Creativity and Neuroscience Workshop: Art as Research

Art-based research is the use of an artistic process as a form of study. The workshop will begin with Ashley and Liz presenting their work and explaining their personal art-based research methods. It will also investigate new methods for generating, developing, and communicating new ideas by offering practical exercises and a group discussion. In order to participate you must register with a question you would like to research through art.

on Thursday, June 25th
6 – 8pm CEST
online: registration via Eventbrite

Donations welcome here! :

Zoom link here (email/message/contact us for the password!):

Presenting Ashley Middleton and Liz Sales.

Liz Sales:
Liz Sales is an artist, writer, and educator based in Philadelphia, PA (USA). She was an editor at Conveyor Magazine and has frequently published writing in Foam Magazine. She has been a faculty member at the City University of New York and the University of Connecticut and the International Center of Photography. She is the author of I Write Artist Statements (Daylight Books) and This Folder May Contain Clippings and Other Ephemeral Material (Conveyor Editions). As part of her personal art practice, she lived and worked in a functional camera obscura in for one year.

Ashley Middleton:
ashley middleton (b. 1985, USA) is an independent curator and visual artist, working in a range of media that includes photography, sculpture, and installation. Her projects are an expression of her ongoing research into the unconscious, its manifestation in human behavior, and how those behaviors produce, and alter, our physical and digital worlds. Her practice contemplates the notion of the self as a microcosm of the cosmos and the evolution of social connectivity in the age of rapid technological advancement. Middleton’s work uses philosophy, science, and empirical research to address the value of the body and its symbiotic relation to nature. Her work has been exhibited and published internationally.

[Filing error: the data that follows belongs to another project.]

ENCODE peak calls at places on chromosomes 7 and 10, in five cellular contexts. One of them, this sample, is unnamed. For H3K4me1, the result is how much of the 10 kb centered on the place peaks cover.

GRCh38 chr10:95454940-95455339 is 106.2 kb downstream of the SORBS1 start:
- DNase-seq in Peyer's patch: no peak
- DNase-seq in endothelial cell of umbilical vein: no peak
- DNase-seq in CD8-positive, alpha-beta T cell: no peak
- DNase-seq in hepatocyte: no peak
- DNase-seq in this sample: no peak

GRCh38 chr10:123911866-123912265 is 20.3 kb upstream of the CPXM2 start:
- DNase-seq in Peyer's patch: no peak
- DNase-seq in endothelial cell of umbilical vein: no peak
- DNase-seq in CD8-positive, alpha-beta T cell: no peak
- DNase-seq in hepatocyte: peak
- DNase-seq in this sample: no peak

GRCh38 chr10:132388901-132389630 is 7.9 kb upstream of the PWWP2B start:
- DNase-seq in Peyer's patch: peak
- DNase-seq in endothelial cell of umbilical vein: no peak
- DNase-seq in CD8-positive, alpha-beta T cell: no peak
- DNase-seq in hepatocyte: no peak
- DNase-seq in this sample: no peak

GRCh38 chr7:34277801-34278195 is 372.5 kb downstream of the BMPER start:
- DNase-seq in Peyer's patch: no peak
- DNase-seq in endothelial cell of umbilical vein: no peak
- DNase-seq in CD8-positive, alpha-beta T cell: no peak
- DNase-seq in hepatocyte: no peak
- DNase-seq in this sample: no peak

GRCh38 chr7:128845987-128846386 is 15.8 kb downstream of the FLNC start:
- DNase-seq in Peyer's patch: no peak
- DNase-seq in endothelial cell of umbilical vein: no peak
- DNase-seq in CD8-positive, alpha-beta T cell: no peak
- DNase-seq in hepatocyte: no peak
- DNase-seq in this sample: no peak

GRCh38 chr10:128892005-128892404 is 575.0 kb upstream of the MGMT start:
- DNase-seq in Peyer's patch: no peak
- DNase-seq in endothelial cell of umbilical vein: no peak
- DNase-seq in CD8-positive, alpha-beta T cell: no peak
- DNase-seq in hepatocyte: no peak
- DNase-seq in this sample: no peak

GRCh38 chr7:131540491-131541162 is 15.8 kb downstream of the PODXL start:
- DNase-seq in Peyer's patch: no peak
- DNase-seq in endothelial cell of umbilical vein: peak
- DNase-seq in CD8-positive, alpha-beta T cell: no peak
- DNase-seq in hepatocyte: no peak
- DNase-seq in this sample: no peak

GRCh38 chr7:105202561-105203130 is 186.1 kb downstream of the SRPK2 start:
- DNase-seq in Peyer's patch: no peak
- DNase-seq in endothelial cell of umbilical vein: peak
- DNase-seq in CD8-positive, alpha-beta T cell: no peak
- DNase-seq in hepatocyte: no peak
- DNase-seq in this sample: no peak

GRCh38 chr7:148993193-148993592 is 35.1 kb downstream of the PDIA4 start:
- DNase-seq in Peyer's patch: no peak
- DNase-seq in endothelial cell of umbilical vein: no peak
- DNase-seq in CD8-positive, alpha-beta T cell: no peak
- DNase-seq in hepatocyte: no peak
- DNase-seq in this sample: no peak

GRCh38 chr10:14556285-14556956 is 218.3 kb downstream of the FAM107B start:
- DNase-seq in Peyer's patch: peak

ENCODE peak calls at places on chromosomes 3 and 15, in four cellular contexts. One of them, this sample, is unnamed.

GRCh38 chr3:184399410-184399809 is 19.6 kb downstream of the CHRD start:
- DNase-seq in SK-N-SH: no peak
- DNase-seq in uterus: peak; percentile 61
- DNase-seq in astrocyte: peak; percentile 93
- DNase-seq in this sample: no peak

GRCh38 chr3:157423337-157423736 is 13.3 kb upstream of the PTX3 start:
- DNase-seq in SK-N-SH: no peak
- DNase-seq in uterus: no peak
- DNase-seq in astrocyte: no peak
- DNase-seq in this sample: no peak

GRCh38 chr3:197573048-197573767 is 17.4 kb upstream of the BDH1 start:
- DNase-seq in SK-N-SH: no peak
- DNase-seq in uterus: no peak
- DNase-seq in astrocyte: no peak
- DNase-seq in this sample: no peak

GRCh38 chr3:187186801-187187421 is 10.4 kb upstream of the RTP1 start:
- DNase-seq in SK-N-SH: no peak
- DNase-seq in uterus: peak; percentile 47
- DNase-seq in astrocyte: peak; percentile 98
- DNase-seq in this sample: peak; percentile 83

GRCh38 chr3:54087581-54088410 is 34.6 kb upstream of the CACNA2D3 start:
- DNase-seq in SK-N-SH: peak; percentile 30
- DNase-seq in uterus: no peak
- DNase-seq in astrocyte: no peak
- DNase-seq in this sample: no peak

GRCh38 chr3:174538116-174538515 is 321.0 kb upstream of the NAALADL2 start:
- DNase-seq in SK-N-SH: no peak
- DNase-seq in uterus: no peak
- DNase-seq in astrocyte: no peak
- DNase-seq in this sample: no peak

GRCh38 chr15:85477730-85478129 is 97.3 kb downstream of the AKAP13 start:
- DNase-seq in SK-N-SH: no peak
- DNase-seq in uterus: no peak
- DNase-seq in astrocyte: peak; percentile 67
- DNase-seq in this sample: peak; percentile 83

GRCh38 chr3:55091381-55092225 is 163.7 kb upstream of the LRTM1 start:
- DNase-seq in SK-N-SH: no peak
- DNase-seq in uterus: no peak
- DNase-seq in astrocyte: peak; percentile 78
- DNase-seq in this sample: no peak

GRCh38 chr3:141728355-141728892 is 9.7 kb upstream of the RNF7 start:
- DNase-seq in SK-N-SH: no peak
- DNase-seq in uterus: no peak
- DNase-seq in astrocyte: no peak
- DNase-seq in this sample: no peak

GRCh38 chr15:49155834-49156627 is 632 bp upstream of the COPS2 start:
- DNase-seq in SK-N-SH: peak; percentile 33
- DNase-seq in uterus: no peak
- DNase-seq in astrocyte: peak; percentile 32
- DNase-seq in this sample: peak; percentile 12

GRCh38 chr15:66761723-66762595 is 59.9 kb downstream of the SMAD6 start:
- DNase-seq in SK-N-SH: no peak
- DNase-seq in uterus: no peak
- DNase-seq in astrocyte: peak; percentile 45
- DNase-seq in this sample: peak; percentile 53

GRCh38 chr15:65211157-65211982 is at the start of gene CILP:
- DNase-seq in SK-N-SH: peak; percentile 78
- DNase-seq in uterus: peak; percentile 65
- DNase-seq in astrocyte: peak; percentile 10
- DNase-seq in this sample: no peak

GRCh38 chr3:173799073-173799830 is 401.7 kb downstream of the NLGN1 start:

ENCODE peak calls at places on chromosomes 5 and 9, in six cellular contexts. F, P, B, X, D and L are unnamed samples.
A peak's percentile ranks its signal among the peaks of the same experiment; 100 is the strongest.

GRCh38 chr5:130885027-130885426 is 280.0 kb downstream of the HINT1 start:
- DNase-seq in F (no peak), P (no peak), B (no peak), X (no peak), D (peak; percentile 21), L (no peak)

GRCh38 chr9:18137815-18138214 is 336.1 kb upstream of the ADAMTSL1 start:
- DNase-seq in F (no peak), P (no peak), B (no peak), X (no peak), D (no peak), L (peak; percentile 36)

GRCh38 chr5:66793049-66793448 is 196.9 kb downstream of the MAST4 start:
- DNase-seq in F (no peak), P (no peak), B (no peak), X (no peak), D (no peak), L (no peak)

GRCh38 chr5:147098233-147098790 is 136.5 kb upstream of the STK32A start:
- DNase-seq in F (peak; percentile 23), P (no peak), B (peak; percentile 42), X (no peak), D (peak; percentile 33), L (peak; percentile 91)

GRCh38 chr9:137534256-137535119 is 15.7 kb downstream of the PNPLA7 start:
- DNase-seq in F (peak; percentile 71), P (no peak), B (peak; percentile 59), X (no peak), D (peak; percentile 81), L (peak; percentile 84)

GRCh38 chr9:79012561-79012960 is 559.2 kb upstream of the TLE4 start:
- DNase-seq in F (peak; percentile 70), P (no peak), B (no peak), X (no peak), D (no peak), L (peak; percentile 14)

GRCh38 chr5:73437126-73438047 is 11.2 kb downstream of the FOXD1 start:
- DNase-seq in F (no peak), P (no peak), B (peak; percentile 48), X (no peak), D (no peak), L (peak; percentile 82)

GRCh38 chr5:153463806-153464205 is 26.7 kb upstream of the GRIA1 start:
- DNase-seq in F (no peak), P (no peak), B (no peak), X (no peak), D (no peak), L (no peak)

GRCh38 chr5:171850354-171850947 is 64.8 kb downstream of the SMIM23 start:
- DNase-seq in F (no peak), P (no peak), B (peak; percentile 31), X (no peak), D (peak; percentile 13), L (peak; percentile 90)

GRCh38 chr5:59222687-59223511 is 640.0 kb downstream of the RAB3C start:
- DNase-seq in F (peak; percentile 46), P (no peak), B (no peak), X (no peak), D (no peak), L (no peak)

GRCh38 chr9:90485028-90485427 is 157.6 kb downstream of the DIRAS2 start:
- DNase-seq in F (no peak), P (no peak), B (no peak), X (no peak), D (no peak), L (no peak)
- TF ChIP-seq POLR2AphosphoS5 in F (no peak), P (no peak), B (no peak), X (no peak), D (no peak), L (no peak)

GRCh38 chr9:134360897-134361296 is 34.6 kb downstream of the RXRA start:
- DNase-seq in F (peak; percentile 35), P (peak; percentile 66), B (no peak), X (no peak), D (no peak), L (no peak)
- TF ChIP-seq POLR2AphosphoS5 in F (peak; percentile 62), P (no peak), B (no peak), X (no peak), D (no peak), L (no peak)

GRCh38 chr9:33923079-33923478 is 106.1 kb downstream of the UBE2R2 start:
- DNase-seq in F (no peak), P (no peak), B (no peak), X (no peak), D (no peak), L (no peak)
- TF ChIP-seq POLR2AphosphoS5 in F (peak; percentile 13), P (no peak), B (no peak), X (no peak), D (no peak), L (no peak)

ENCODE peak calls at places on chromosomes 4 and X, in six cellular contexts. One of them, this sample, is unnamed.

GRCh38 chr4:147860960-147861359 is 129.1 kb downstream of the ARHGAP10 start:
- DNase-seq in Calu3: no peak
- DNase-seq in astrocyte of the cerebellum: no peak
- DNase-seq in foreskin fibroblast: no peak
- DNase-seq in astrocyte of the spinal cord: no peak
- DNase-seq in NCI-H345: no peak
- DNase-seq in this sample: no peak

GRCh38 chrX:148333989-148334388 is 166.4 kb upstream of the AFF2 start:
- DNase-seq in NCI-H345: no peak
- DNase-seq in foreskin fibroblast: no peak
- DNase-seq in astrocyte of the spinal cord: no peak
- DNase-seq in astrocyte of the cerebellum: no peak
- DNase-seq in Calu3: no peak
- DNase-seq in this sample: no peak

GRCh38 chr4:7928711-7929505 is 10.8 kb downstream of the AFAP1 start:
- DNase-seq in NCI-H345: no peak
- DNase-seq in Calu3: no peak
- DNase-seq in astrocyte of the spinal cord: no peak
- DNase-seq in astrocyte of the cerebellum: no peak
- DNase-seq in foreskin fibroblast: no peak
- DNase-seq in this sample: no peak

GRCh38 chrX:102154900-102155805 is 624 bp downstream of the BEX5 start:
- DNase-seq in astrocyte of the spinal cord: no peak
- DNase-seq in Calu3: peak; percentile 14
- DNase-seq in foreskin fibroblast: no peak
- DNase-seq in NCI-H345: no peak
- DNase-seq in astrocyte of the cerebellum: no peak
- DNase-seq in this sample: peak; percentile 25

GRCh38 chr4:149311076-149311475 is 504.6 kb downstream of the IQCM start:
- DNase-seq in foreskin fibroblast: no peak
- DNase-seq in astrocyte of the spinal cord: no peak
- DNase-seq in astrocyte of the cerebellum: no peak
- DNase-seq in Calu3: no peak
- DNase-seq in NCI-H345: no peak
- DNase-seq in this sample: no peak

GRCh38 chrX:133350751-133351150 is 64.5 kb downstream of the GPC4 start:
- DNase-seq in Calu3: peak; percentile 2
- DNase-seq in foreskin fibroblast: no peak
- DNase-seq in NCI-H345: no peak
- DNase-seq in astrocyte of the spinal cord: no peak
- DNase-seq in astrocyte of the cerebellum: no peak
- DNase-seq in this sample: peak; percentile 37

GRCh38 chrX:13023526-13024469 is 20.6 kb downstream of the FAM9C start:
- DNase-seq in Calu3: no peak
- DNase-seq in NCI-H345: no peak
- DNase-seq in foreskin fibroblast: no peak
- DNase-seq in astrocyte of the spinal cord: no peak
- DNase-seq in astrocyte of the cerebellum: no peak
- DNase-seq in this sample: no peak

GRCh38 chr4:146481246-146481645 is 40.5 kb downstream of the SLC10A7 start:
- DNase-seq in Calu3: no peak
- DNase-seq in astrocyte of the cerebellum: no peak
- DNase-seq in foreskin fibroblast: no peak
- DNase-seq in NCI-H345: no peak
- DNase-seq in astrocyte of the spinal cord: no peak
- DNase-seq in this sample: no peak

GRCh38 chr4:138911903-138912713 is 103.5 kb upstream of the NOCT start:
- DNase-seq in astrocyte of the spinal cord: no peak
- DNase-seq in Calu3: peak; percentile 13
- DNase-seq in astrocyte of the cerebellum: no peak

Zero Corners:
Zero Corners supports international artists with a research-based practice. It is an independent nomadic art space that facilitates exhibitions, workshops, and lectures.

One thought on “Creativity and Neuroscience Workshop: Art as Research”

  1. Art Practice is the way of seeing. There is much to be learned from copying a painting you admire. There are always new painting techniques and tricks to learn and copying different paintings will help you acquire these skills. As you look at the painting and try to copy it, ask yourself questions such as the following: What color did the artist lay on first? What kind of brushstroke is going on? How did the artist make that plane recede? Is that edge soft or hard? Did the artist apply the paint thinly or thickly?

    In this workshop, you will learn the work of old masters with acrylic or oil paints.

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